- In 1982, researchers estimated that there were more than 500,000 breeding pairs and over 2 million king penguins on the remote Île aux Cochons, or Pig Island, a French territory in southern Indian Ocean.
- More than three decades later, by 2017, the number of king penguins on the island had dropped drastically to just about 200,000 penguins, including some 60,000 breeding pairs, researchers report in a new study.
- The reasons for this decline are still unknown, but the researchers hope that further field studies will be able to verify the massive drop and identify the factors that led to it.
The world’s largest colony of king penguins has declined drastically by nearly 90 percent, a new study has found.
The massive king penguin (Aptenodytes patagonicus) colony on the remote island of Île aux Cochons or Pig Island, a French territory in the southern Indian Ocean, was first discovered and photographed in the early 1960s by a team of cartographers. In 1982, researchers used satellite images to come up with an estimate of more than 2 million king penguins on the island, including more than 500,000 breeding pairs. This made it the largest colony of king penguins on Earth, and the second largest colony of all penguins. (A colony of chinstrap penguins on the British-administered Zavodovski Island, in the southern Atlantic, has some 1 million breeding pairs.)
More than three decades later, by 2017, the number of king penguins on Île aux Cochons had shrunk to just about 200,000 penguins, including some 60,000 breeding pairs, researchers report in the study published in Antarctic Science. By analyzing satellite images of the area and data from helicopter surveys, researchers also found that the total surface area of the island occupied by the penguins has progressively declined since 1982.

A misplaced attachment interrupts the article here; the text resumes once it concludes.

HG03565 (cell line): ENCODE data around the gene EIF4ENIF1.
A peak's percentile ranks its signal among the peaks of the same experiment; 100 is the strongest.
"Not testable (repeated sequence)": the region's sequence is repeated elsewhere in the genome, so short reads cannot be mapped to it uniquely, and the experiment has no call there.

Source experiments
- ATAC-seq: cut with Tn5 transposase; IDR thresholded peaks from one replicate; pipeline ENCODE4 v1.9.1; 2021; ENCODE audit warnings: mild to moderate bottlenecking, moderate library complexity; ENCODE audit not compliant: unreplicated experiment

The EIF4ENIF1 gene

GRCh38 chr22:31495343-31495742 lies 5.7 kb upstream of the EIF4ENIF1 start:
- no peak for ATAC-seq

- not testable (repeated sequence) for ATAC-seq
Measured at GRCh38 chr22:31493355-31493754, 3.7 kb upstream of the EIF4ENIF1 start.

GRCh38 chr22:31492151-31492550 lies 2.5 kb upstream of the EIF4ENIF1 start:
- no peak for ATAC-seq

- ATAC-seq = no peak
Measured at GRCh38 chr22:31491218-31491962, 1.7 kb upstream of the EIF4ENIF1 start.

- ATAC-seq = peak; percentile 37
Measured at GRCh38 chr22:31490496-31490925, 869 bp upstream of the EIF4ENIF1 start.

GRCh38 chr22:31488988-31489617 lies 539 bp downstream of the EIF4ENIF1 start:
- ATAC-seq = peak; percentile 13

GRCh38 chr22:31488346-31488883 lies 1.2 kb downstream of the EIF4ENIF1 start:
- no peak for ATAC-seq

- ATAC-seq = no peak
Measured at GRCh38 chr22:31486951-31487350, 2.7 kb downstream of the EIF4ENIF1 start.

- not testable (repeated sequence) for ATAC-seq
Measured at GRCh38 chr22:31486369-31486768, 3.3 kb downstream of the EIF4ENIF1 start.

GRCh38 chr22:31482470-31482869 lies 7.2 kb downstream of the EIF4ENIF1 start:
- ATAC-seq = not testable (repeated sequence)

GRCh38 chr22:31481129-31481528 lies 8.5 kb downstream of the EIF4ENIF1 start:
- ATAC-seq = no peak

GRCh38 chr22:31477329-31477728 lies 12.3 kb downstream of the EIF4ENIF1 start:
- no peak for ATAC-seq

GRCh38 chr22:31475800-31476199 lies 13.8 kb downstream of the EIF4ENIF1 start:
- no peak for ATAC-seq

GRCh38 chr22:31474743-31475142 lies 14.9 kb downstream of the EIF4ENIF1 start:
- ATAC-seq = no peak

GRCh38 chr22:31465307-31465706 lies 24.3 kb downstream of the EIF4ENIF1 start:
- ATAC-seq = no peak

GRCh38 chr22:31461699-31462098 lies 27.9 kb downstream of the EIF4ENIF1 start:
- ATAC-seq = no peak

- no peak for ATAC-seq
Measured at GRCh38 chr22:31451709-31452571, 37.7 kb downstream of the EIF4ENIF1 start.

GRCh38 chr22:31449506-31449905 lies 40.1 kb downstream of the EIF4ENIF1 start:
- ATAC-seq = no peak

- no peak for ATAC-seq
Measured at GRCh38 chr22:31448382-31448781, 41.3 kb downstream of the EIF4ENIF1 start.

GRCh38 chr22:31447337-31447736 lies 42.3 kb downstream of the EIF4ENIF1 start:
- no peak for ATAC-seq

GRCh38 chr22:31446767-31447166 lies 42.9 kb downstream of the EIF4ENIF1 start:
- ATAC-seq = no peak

“It is completely unexpected, and particularly significant since this colony represented nearly one third of the king penguins in the world,” Henri Weimerskirch, the lead author of the study and an ecologist at the National Center for Scientific Research (or CNRS) in Chizé, France, who was also part of the 1982 research team, told AFP.
Why such a massive colony has shrunk is still a mystery. However, the researchers have put forward some possible causes for the decline.
According to the team’s data, the decline in penguin numbers on Île aux Cochons started in the late 1990s, coinciding with an El Niño-like climatic event in the southern Indian Ocean that raised sea temperatures. In a previous study, Weimerskirch and his colleagues found that during this period, another penguin colony some 100 kilometers (62 miles) from Île aux Cochons had to swim farther and dive deeper for fish and squid. Since the penguins had to go beyond their normal foraging range, both chicks and adult penguins suffered.
The 1997 event may have affected the population of Île aux Cochons more severely than other colonies, the authors write in the study.
“The larger the population, the fiercer the competition between individuals, slowing the growth of all members of the group,” CNRS said in a press release. “The repercussions of lack of food are thus amplified and can trigger an unprecedented rapid and drastic drop in numbers, especially following a climatic event like the one at the end of the 1990s.”
Feral cats (Felis catus) and house mice (Mus musculus) introduced to the island could also be preying on penguin chicks and leading to the population decline, the authors write, but neither species is currently known to be a predator of king penguin chicks. Diseases like avian cholera could also be affecting the seabirds. But again, there are no data available about the occurrence of any such diseases on Île aux Cochons, the authors say.
The researchers say they hope further field studies will be able to verify the massive decline in penguin numbers, and identify the causes that may have led to it.
“Île aux Cochons is rarely visited, and the use of satellite images has allowed the detection of this unexpected phenomenon,” they write. “However, to be able to understand the cause of the decline, it is necessary to study the colony on land and at sea.”
The king penguin is the second-largest species of penguin in the world after the emperor penguin (Aptenodytes forsteri). It is currently listed as being of least concern on the IUCN Red List. The latest population data could, however, prompt a re-evaluation of the penguin’s conservation status.
Weimerskirch, H., Le Bouard, F., Ryan, P. G., & Bost, C. A. (2018). Massive decline of the world’s largest king penguin colony at Ile aux Cochons, Crozet. Antarctic Science, 30(4), 236-242. doi:10.1017/S0954102018000226.